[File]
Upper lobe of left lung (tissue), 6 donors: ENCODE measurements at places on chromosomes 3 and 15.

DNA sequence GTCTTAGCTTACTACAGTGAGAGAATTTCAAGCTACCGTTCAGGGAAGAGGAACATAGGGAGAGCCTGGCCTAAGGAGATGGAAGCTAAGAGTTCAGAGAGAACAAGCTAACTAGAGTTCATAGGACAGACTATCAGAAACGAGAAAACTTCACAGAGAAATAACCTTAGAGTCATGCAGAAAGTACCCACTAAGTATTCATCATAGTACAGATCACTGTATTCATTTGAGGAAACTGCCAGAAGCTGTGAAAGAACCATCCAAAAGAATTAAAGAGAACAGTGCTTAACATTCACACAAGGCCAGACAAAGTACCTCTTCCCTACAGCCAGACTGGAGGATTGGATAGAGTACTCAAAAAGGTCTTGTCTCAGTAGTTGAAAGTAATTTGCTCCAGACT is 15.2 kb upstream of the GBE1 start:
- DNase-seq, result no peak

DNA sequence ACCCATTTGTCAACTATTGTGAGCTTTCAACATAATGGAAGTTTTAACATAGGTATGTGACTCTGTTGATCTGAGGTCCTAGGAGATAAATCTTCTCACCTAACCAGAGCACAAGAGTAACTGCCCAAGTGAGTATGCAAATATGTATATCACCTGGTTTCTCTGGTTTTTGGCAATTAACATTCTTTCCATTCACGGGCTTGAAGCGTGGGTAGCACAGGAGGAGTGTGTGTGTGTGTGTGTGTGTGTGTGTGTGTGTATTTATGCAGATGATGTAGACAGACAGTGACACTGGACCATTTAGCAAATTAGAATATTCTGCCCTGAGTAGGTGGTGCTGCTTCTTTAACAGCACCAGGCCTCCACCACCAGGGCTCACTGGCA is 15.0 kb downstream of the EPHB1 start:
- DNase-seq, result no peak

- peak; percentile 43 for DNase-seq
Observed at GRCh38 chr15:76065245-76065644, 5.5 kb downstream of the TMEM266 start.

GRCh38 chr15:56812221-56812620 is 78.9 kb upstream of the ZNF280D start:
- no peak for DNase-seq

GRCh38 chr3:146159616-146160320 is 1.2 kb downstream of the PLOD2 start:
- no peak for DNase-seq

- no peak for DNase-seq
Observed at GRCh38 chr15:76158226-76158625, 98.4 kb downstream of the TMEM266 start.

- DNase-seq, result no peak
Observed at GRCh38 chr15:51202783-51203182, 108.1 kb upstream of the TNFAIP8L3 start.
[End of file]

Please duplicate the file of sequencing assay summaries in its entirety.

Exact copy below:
Upper lobe of left lung (tissue), 6 donors: ENCODE measurements at places on chromosomes 3 and 15.

DNA sequence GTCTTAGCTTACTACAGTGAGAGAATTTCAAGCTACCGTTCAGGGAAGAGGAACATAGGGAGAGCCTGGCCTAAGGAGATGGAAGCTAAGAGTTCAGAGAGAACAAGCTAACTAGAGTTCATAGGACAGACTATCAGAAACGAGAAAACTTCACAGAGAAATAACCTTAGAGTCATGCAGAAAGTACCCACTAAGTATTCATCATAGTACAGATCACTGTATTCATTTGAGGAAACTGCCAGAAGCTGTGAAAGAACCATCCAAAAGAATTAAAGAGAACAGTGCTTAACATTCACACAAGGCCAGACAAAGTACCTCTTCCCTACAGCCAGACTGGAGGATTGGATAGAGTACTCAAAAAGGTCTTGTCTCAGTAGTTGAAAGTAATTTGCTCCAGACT is 15.2 kb upstream of the GBE1 start:
- DNase-seq, result no peak

DNA sequence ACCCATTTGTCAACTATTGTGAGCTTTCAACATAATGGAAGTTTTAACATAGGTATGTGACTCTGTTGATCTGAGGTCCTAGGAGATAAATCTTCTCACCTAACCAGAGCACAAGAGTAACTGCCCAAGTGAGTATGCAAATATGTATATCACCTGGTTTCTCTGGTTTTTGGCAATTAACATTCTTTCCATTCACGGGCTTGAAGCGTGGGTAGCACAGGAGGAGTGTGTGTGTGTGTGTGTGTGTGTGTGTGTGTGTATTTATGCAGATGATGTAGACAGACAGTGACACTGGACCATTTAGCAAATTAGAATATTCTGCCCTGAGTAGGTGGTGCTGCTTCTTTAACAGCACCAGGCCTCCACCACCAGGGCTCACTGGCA is 15.0 kb downstream of the EPHB1 start:
- DNase-seq, result no peak

- peak; percentile 43 for DNase-seq
Observed at GRCh38 chr15:76065245-76065644, 5.5 kb downstream of the TMEM266 start.

GRCh38 chr15:56812221-56812620 is 78.9 kb upstream of the ZNF280D start:
- no peak for DNase-seq

GRCh38 chr3:146159616-146160320 is 1.2 kb downstream of the PLOD2 start:
- no peak for DNase-seq

- no peak for DNase-seq
Observed at GRCh38 chr15:76158226-76158625, 98.4 kb downstream of the TMEM266 start.

- DNase-seq, result no peak
Observed at GRCh38 chr15:51202783-51203182, 108.1 kb upstream of the TNFAIP8L3 start.